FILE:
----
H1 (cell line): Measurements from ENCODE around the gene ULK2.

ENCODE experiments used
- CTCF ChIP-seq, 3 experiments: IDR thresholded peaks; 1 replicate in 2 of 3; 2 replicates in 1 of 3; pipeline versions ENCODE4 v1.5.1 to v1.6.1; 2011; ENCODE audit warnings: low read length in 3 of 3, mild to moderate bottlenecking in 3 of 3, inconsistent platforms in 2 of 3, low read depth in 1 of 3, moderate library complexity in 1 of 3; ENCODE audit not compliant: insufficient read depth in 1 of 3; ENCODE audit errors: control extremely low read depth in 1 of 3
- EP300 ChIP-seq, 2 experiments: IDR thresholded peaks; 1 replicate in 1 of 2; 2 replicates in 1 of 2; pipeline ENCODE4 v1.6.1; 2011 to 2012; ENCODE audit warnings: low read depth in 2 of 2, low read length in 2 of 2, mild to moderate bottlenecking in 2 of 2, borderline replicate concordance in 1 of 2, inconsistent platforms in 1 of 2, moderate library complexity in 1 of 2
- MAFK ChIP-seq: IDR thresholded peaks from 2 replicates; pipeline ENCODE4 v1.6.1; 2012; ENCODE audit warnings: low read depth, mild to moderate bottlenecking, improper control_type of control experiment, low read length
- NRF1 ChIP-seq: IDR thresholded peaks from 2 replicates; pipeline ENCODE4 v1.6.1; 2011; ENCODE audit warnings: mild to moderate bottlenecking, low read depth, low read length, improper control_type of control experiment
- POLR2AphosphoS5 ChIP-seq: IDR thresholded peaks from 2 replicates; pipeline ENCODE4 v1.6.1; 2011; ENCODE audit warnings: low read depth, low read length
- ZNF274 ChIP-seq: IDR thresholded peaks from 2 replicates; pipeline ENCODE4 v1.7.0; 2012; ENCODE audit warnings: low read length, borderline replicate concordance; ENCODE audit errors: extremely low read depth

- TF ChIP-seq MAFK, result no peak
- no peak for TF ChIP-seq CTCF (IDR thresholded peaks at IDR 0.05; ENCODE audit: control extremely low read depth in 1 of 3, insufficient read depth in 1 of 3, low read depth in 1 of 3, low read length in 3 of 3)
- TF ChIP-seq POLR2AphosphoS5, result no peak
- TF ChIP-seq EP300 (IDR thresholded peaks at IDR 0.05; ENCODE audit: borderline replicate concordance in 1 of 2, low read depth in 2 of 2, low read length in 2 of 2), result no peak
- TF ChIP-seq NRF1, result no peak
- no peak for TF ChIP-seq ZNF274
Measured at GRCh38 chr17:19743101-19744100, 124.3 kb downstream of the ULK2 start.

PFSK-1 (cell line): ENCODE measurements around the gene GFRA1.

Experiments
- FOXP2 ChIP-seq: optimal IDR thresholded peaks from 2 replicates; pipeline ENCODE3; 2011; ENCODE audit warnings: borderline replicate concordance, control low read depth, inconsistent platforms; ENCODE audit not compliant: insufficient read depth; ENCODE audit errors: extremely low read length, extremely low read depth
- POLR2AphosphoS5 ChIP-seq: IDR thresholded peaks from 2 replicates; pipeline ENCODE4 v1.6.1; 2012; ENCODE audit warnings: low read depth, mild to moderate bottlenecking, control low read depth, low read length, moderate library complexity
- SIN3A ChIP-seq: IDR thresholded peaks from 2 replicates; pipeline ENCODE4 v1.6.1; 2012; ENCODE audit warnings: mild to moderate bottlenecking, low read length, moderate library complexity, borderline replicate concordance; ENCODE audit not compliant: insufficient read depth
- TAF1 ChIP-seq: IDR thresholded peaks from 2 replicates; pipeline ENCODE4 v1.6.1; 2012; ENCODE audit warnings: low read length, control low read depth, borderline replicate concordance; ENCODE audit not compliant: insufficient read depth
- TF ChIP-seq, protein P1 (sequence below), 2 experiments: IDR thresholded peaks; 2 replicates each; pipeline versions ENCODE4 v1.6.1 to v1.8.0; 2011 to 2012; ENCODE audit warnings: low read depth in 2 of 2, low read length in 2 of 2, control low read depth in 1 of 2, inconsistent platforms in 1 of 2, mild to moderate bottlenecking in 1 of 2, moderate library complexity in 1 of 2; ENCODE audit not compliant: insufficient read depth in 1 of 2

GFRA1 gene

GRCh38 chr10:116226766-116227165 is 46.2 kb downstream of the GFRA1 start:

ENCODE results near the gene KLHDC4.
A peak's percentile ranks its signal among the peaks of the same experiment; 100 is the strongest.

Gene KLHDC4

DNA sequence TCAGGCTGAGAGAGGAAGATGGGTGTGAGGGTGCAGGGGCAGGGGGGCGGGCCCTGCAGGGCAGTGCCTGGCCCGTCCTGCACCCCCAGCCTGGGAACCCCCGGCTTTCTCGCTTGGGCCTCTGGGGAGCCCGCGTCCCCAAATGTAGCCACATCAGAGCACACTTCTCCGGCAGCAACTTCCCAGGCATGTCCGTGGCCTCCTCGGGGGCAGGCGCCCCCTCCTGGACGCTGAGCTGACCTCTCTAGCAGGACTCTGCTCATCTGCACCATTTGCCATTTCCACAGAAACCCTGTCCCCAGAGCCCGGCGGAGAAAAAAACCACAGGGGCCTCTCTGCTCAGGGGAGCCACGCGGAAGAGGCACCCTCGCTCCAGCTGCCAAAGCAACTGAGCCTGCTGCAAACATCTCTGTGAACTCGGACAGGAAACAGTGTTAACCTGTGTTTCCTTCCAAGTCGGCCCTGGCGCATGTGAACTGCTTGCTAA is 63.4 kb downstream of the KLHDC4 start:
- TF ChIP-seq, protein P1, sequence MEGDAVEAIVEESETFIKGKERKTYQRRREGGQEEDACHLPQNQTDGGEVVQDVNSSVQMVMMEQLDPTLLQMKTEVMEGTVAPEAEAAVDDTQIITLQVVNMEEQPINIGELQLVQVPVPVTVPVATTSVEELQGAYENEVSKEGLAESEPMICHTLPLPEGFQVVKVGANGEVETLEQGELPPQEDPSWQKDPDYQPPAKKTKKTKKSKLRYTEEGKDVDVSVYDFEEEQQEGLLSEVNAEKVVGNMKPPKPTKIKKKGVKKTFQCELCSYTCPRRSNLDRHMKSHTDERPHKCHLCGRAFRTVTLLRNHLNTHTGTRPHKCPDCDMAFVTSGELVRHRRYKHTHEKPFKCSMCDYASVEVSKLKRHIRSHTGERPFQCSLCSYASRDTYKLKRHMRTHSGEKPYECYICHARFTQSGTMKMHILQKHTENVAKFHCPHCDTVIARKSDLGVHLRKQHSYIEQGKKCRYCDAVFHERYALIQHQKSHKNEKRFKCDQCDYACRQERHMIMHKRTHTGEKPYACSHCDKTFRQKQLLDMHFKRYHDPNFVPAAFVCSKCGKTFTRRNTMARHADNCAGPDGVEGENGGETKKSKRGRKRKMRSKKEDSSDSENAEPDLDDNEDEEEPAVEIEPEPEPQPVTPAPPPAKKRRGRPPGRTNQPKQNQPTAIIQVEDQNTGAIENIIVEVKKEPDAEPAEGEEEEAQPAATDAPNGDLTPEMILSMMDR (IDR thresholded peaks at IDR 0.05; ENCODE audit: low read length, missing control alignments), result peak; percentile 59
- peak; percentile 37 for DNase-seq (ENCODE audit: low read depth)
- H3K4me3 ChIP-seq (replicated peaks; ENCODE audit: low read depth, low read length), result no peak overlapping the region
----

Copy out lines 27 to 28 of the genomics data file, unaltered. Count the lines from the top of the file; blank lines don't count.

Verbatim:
Gene KLHDC4

DNA sequence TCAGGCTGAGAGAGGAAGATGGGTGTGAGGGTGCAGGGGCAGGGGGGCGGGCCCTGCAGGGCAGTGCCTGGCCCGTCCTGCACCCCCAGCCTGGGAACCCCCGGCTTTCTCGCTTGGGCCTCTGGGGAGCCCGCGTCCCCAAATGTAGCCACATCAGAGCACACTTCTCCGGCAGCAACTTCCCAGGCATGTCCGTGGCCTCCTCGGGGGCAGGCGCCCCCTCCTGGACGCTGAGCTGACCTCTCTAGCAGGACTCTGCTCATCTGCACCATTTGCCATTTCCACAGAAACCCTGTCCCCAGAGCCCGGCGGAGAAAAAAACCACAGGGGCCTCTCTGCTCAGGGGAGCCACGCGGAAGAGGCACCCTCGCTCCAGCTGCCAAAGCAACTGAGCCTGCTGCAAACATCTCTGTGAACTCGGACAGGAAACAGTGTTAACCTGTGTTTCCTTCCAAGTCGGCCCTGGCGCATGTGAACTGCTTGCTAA is 63.4 kb downstream of the KLHDC4 start: